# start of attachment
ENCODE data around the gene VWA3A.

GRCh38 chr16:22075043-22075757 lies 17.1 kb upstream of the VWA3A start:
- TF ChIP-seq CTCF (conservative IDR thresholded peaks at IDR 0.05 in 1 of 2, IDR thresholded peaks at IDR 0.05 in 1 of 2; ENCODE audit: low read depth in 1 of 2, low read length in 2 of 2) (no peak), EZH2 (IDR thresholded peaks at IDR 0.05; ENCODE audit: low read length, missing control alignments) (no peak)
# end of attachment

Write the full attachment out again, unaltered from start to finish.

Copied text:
ENCODE data around the gene VWA3A.

GRCh38 chr16:22075043-22075757 lies 17.1 kb upstream of the VWA3A start:
- TF ChIP-seq CTCF (conservative IDR thresholded peaks at IDR 0.05 in 1 of 2, IDR thresholded peaks at IDR 0.05 in 1 of 2; ENCODE audit: low read depth in 1 of 2, low read length in 2 of 2) (no peak), EZH2 (IDR thresholded peaks at IDR 0.05; ENCODE audit: low read length, missing control alignments) (no peak)